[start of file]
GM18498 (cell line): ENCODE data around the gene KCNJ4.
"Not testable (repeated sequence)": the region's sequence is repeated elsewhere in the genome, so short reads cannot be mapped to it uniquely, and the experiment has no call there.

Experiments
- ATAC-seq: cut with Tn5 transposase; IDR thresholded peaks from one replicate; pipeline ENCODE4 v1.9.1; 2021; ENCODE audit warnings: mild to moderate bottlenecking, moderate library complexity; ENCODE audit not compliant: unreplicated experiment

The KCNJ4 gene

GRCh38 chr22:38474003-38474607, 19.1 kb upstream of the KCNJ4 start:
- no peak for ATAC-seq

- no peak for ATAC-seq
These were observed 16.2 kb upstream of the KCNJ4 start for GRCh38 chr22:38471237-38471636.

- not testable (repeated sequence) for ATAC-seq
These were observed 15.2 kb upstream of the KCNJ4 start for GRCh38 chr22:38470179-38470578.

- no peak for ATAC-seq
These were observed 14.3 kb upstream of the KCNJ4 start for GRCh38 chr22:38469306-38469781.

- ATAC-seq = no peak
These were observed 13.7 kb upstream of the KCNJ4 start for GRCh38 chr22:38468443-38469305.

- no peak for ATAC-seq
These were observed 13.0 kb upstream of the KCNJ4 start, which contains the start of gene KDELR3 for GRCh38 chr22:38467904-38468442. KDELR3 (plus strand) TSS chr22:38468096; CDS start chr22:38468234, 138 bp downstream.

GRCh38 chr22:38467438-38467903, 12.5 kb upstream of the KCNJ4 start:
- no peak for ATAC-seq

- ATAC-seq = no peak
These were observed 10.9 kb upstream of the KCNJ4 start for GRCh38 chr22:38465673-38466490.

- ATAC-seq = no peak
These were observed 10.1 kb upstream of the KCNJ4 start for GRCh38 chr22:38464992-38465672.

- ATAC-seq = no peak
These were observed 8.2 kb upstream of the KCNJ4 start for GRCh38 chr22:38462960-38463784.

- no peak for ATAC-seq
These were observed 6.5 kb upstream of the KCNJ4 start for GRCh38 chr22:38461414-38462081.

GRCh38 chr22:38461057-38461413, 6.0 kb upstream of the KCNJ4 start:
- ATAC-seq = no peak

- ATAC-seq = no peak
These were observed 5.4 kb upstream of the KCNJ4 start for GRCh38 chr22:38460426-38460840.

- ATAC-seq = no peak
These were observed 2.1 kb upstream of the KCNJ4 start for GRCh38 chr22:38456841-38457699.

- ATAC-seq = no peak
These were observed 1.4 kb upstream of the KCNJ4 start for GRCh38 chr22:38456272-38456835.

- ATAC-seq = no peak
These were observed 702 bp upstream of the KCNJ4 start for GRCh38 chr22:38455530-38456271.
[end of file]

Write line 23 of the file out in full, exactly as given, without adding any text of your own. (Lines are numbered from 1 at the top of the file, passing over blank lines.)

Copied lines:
These were observed 10.1 kb upstream of the KCNJ4 start for GRCh38 chr22:38464992-38465672.